Northeast Participates in $25M Prize to Develop More High-Tech Curricula | news


WASHINGTON – Northeast Community College will play a key role in a new $25 million project to help Nebraska become a national leader in robotic technologies and automation in manufacturing and agriculture.

Northeast is one of six partners in the Heartland Robotics Cluster funded by the US Economic Development Administration (EDA) through its Build Back Better Regional Challenge program. President Joe Biden announced at the White House Friday morning that the cluster is one of 21 winners of the $1 billion Build Back Better Regional Challenge.

Funded by the President’s American Rescue Plan and administered by the Department of Commerce’s EDA, the Regional Challenge provides each awardee with funds to rebuild regional economies, promote an inclusive and equitable recovery, and create thousands of well-paying jobs in emerging industries like clean Energy, next generation manufacturing and biotechnology. The 21 programs were from an initial pool of 529 applicants.

Northeast will receive approximately $4.6 million of the $25 million Heartland Robotics Cluster total grant – $3.4 million to develop a manufacturing laboratory in downtown Norfolk and $1.2 million for creating a two-year robotics/automation curriculum and technology outreach program. It is the largest federal grant Northeast has ever received.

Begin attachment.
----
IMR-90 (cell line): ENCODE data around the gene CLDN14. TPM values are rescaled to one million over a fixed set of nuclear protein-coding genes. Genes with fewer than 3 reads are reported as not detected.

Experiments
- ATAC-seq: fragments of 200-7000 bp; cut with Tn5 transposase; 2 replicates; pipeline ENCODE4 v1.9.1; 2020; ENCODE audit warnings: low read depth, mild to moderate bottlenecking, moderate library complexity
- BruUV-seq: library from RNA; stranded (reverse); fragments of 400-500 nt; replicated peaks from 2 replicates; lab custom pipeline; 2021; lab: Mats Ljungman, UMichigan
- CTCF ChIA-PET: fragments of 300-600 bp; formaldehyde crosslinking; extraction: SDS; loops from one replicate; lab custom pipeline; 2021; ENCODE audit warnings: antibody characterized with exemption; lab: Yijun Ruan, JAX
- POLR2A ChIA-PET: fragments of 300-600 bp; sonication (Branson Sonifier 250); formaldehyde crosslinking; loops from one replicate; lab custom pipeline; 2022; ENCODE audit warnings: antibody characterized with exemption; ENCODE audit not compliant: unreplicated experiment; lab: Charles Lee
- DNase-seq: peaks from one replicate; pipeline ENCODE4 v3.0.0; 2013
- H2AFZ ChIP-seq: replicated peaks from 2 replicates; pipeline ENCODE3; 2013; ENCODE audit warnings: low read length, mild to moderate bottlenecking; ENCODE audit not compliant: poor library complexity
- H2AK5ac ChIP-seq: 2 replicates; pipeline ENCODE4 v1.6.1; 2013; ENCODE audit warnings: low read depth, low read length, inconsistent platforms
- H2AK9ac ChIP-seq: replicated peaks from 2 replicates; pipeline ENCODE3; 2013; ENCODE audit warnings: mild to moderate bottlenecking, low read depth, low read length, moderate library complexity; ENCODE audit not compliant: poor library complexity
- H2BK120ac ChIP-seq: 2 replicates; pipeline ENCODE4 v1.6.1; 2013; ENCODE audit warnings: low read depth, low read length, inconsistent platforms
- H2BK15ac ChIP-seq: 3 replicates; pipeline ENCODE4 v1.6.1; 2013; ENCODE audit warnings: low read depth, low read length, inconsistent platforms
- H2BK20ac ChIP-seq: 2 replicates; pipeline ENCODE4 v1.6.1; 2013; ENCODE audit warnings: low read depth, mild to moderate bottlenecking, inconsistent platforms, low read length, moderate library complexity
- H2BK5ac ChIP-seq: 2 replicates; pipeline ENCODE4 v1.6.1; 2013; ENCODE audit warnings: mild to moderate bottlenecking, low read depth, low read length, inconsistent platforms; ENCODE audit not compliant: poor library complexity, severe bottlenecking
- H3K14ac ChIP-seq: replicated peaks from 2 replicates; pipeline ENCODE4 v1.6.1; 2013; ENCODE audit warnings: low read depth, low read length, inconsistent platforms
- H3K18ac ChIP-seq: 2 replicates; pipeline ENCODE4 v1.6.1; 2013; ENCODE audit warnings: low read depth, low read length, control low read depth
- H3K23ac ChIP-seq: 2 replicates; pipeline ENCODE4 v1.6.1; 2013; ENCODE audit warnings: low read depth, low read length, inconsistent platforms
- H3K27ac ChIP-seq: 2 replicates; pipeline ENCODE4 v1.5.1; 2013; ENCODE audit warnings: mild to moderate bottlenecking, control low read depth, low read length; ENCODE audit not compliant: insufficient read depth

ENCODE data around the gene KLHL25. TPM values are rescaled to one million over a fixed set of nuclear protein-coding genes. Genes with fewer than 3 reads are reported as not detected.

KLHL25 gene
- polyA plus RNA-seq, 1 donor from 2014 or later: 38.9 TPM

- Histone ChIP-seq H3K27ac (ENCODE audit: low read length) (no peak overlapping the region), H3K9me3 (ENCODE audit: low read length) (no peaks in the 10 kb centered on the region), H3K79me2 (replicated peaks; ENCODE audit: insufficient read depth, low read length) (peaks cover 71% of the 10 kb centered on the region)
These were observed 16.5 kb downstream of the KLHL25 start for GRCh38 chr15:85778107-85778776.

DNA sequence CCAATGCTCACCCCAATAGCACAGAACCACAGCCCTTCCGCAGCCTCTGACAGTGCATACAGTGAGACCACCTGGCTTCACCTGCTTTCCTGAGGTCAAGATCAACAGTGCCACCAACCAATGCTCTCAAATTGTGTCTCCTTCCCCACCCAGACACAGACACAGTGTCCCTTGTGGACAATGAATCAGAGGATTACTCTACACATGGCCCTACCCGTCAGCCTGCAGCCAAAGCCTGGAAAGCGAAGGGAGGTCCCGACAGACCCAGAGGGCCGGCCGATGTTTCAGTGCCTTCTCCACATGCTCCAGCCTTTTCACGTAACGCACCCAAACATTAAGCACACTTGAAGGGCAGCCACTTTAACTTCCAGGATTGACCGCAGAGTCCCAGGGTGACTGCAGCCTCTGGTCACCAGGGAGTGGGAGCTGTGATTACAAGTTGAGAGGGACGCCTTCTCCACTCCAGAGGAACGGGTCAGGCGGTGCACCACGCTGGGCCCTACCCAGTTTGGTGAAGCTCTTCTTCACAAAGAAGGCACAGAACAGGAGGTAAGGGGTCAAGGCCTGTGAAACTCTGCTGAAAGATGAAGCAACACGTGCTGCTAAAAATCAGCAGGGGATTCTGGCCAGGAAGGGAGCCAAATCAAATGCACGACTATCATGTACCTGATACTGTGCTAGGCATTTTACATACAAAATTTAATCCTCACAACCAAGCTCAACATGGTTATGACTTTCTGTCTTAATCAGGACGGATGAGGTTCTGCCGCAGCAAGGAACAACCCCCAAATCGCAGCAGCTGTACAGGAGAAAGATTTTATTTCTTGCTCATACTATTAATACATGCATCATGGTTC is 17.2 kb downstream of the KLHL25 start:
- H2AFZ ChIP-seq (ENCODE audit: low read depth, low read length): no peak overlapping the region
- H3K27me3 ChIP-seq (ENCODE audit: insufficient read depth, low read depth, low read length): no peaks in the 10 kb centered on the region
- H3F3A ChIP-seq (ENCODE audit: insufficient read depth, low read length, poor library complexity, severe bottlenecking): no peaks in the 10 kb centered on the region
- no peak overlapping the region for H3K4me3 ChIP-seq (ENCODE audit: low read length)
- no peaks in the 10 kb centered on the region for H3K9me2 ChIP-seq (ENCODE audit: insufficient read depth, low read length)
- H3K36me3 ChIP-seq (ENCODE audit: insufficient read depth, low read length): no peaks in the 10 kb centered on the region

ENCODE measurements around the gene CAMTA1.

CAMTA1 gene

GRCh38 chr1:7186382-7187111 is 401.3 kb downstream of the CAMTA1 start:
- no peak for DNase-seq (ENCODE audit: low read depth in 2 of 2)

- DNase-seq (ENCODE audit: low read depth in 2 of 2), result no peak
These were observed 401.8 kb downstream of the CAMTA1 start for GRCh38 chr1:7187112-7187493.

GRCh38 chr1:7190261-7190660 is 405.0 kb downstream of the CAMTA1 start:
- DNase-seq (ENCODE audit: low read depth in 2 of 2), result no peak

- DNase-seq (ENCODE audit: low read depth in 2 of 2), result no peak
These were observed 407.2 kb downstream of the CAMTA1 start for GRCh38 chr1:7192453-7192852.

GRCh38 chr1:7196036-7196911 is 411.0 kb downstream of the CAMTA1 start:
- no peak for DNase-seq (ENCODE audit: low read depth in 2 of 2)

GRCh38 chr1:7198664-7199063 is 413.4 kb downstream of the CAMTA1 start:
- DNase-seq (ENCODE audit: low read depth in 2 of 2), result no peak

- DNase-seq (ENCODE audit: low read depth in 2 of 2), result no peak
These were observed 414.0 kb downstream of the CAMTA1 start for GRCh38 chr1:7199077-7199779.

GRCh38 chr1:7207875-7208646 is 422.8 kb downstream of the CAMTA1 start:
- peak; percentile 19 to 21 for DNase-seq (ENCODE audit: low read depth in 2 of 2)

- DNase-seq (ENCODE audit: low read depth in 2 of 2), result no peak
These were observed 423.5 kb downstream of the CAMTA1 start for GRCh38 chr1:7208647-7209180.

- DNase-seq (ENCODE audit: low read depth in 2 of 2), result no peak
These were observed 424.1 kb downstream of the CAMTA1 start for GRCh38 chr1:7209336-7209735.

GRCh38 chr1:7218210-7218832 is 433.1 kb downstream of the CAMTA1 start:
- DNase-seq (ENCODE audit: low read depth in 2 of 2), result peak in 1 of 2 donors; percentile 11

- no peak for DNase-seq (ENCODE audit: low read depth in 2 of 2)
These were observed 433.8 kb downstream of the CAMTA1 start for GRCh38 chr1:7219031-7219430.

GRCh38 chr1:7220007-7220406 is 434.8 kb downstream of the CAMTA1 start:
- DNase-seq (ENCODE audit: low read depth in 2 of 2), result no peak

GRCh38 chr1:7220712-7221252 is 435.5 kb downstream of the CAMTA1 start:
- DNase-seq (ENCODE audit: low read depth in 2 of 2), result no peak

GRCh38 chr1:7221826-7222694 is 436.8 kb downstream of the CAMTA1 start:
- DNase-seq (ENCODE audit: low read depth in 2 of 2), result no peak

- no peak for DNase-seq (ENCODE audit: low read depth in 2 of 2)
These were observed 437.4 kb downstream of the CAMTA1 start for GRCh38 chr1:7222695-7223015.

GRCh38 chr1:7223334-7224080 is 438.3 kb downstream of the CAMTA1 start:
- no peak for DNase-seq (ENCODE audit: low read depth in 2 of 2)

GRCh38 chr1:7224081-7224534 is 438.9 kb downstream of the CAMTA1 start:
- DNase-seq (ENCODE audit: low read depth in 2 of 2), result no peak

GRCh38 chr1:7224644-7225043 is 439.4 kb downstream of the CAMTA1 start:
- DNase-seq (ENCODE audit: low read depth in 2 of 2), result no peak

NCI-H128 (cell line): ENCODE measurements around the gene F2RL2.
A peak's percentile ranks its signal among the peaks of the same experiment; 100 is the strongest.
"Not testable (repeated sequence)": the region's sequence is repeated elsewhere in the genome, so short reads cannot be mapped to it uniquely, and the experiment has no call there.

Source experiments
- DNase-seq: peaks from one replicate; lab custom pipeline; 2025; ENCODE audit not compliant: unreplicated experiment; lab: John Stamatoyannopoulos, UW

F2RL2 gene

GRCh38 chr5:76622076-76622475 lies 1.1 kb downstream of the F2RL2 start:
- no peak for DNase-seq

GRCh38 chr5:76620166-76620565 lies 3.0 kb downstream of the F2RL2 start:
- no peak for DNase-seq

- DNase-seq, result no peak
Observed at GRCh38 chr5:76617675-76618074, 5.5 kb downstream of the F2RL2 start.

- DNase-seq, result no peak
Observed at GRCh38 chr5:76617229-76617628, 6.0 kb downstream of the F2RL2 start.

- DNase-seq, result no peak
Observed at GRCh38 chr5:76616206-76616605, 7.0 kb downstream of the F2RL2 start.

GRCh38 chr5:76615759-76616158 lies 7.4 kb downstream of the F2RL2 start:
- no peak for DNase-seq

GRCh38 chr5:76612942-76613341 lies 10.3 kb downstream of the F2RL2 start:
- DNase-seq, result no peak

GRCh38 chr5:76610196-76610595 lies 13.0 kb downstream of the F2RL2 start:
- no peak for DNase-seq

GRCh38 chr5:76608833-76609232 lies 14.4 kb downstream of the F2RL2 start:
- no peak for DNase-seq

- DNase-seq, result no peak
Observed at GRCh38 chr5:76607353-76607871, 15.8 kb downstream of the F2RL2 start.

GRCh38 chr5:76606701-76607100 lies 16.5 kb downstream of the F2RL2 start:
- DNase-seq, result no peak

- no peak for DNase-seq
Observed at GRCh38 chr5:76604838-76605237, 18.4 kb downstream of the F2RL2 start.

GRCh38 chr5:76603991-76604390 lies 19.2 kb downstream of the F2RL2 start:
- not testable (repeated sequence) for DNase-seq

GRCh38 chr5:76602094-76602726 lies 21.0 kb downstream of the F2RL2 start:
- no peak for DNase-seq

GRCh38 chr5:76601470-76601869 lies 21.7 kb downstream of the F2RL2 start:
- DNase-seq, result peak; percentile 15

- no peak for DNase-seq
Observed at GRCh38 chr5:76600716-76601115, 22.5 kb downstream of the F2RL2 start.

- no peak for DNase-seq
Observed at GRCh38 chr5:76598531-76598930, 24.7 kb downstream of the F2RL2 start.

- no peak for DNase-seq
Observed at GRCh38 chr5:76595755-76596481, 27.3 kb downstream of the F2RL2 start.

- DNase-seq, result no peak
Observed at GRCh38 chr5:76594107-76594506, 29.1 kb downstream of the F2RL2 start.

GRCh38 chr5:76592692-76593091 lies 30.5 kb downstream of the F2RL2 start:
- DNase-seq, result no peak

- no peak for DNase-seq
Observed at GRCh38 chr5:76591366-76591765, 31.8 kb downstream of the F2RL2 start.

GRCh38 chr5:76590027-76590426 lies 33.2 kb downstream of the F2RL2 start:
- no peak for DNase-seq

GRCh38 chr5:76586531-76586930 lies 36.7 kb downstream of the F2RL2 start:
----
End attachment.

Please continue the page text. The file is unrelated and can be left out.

The manufacturing lab will cater to the labor needs of local and regional manufacturers, many of whom make products and serve customers that support the agriculture industry. The Fab Lab will also create an environment where ideas are shared and made a reality through applied technologies, economic and community development, business and industry training and personal development.

Once renovated, the downtown Norfolk space will feature high-tech equipment and a collaborative workspace to allow manufacturers to explore ideas, streamline production processes and create prototypes. The lab will be open to the public, offer a variety of membership and usage options, and accommodate student robot use.

Other partners in the Heartland Robotics Cluster include the University of Nebraska-Lincoln College of Engineering, the Nebraska Innovation Studio and the Manufacturing Extension Partnership; Metro Community College and Invest Nebraska – The Combine Incubator. Invest Nebraska acts as the leader of the cluster.